Oh, how the mighty have fallen. And fallen. And fallen again.
It seems so obvious, doesn’t it, that the people we build up to be the biggest heroes are often the ones who crumble in such dramatic fashion. Sports stars are the ultimate examples of that– people love nothing more than to build someone up to be gods amongst men, only to have them fall apart.
Michael Phelps did it when we found out that, much like the average 20-something, he smoked weed. Lance Armstrong did it when he owned up to his doping after years and years of speculation. Manti Te’o did it when we found out that his tragic tale of a dead girlfriend was far from the truth. Tiger Woods cheated on his wife in the most amazing fashion.
And now, Oscar Pistorius has done it, albeit in a much more tragic fashion, bringing to mind the infamous events surrounding O.J. Simpson – yet another example.
But without Pistorius’s background as a sports hero, the story about him allegedly shooting his girlfriend would be just another sad story that made it to the b-section of the paper. Stranger still, he’s getting support from his fans in spite of the allegations against him.
It’s odd that people are so surprised when the public personas of high-profile athletes crumble before us. It happens so often, and it’s not hard to figure out why. No one is lauded, praised and babied more than professional athletes at the top of their game. Their egos are bound to get so big that they think they can get away with anything. Even murder.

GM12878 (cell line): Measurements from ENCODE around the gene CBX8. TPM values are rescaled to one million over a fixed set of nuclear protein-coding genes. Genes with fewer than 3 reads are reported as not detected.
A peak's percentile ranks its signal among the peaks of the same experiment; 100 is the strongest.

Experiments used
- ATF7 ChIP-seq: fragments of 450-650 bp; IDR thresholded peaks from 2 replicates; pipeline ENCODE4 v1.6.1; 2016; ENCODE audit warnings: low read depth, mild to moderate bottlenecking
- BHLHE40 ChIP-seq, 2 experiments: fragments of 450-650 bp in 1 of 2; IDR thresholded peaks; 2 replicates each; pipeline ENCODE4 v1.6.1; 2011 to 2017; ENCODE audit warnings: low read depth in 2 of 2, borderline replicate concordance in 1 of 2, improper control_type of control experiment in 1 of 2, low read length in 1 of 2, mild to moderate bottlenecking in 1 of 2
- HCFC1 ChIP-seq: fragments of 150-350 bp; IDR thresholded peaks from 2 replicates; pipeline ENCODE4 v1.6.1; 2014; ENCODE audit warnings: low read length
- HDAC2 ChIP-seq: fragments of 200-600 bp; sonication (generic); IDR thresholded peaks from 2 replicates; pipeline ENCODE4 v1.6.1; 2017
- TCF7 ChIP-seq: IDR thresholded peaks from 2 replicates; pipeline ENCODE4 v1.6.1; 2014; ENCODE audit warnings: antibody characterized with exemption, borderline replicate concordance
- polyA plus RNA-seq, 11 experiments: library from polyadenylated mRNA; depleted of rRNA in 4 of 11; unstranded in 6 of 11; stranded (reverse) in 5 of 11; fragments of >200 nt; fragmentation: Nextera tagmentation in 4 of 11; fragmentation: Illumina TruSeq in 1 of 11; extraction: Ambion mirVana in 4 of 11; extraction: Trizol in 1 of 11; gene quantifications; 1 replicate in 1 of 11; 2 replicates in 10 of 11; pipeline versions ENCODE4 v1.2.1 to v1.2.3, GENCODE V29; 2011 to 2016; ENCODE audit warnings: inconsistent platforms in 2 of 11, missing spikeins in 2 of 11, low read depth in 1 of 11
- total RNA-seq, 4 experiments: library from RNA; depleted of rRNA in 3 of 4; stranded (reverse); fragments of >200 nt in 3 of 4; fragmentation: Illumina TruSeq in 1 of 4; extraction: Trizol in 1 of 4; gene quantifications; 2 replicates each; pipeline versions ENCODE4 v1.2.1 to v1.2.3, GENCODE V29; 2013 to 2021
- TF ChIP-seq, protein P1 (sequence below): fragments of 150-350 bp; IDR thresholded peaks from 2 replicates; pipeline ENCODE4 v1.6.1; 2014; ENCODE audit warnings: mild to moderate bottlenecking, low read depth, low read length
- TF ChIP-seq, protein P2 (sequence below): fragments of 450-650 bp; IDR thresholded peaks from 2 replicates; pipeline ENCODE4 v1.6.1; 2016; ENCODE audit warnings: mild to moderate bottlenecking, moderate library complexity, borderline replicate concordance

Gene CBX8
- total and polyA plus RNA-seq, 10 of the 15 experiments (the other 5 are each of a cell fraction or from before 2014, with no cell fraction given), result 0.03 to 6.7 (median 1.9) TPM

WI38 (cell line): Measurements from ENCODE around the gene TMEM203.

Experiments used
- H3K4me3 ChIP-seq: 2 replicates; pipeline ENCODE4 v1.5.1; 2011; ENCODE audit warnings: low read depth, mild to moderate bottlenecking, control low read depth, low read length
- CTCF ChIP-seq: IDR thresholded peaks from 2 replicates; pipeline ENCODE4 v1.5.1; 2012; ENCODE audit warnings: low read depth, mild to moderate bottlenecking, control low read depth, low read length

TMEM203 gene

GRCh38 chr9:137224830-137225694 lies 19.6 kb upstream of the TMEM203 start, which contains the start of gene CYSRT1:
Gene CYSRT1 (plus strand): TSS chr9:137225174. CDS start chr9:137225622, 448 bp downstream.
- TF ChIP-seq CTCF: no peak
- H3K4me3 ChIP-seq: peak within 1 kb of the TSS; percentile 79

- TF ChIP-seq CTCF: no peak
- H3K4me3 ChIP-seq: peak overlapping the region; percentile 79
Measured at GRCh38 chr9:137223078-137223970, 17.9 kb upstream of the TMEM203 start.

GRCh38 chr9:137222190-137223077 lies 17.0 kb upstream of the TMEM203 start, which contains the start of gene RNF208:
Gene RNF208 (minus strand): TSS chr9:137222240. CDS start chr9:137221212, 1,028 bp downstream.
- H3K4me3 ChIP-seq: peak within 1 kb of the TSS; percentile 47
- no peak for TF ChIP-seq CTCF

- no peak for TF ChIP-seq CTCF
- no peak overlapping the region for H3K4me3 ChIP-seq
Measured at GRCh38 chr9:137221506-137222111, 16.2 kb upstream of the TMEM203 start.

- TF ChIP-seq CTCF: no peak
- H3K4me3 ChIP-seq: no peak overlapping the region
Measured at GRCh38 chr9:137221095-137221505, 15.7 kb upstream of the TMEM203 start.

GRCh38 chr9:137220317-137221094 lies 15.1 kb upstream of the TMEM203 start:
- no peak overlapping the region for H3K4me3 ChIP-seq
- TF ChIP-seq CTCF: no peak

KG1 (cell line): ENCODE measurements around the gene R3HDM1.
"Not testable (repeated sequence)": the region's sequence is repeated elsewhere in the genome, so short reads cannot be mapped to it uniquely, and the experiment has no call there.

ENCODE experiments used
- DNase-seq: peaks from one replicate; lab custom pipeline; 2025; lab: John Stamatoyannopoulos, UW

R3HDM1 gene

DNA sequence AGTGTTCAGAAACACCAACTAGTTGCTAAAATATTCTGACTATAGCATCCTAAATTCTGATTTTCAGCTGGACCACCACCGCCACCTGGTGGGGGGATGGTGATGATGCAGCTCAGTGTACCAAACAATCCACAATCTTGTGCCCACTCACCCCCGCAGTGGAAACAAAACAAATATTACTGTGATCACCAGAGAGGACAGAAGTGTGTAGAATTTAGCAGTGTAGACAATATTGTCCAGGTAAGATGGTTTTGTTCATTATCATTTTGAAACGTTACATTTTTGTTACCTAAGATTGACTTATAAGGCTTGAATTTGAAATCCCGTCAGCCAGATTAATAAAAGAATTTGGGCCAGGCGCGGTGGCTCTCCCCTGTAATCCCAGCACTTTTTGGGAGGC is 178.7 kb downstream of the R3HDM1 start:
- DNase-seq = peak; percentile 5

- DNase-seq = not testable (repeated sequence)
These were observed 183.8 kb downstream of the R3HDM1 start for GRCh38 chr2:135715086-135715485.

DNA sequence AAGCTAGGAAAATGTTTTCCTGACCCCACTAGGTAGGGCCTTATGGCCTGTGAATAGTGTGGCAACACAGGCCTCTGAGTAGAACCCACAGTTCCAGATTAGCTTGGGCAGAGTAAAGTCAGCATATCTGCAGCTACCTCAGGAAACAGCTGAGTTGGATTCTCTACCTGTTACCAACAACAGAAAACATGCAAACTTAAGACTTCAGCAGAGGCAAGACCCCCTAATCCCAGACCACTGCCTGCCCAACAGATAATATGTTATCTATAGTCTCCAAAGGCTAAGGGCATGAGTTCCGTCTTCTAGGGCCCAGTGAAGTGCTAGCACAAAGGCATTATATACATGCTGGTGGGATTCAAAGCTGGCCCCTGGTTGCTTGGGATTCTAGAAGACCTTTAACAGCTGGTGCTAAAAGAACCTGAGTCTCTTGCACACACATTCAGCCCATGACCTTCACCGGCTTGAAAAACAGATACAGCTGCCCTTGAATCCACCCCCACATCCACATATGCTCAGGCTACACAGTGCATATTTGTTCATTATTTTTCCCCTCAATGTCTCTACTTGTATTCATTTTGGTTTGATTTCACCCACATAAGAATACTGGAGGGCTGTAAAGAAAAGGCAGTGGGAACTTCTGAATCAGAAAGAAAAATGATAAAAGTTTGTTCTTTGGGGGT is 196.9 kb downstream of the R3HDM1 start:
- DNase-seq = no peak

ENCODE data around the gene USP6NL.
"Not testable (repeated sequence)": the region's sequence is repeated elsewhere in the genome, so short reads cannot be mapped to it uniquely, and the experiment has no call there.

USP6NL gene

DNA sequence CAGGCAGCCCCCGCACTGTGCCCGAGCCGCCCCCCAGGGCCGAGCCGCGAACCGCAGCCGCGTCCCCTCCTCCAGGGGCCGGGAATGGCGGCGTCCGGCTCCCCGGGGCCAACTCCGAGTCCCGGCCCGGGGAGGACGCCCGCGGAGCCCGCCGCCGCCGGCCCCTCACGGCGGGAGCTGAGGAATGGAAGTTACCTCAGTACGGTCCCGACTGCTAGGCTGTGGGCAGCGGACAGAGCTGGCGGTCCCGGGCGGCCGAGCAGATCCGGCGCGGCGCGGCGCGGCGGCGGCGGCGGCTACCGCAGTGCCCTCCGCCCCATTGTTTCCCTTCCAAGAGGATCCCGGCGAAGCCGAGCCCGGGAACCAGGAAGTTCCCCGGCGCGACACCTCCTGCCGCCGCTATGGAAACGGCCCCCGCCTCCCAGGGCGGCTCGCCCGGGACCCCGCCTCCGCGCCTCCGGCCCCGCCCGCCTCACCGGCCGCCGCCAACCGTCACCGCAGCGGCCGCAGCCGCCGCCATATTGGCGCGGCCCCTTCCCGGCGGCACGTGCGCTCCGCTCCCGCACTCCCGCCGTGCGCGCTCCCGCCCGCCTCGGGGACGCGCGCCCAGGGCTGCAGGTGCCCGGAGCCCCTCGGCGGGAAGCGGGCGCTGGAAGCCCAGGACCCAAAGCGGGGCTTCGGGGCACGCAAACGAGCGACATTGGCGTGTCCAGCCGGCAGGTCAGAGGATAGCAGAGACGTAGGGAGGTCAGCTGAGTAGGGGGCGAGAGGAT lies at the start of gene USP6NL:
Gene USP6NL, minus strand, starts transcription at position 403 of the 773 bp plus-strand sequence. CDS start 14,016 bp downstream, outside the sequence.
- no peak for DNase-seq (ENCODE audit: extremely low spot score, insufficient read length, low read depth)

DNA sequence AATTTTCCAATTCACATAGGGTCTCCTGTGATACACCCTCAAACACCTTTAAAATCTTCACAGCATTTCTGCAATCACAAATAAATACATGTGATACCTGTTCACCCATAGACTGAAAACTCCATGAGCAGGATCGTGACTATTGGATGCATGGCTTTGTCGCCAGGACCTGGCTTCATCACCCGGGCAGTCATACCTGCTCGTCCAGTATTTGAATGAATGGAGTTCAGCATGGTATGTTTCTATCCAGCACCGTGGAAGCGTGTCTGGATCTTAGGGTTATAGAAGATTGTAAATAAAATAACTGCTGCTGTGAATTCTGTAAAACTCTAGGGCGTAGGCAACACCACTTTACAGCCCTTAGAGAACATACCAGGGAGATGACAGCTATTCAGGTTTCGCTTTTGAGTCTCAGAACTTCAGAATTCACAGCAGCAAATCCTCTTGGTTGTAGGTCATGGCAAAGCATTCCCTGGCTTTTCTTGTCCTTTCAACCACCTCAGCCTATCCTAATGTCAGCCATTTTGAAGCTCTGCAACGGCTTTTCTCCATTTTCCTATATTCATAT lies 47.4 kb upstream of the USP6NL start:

The reason why the Pistorius story bothers us–and so many stories like it that involve sports heroes–is because we’re so quick to put them on a pedestal. Actors don’t even get the kind of god complex that these guys do. Politicians are elected to run entire nations and we still accept faults from them. (With some notable exceptions.) Pistorius is an extreme case, but you’d be hard-pressed to find an athlete that kept his golden-boy persona throughout his entire life.
I mean, even Bruce Jenner married into the Kardashians.
If people love the fallacy of a sports mega-star, they love the reality of their descent even more. During the Olympics, Pistorius was challenging misconceptions about amputees, and making history. Now he’s a crazy gun-fanatic who shot his girlfriend.
But there will be others. During the next Olympics, we’ll build another young athlete up, praise him to no end, call him the second coming of Christ, buy the products he endorses and marvel at his skill and charm. Then he’ll do something–big or small–and we’ll tear him down all over again. The pattern is so sure, and so consistent. The only real variable, in fact, is just how that athlete will ruin our unfair perception of perfection.
Imaged credit: IAN KINGTON/AFP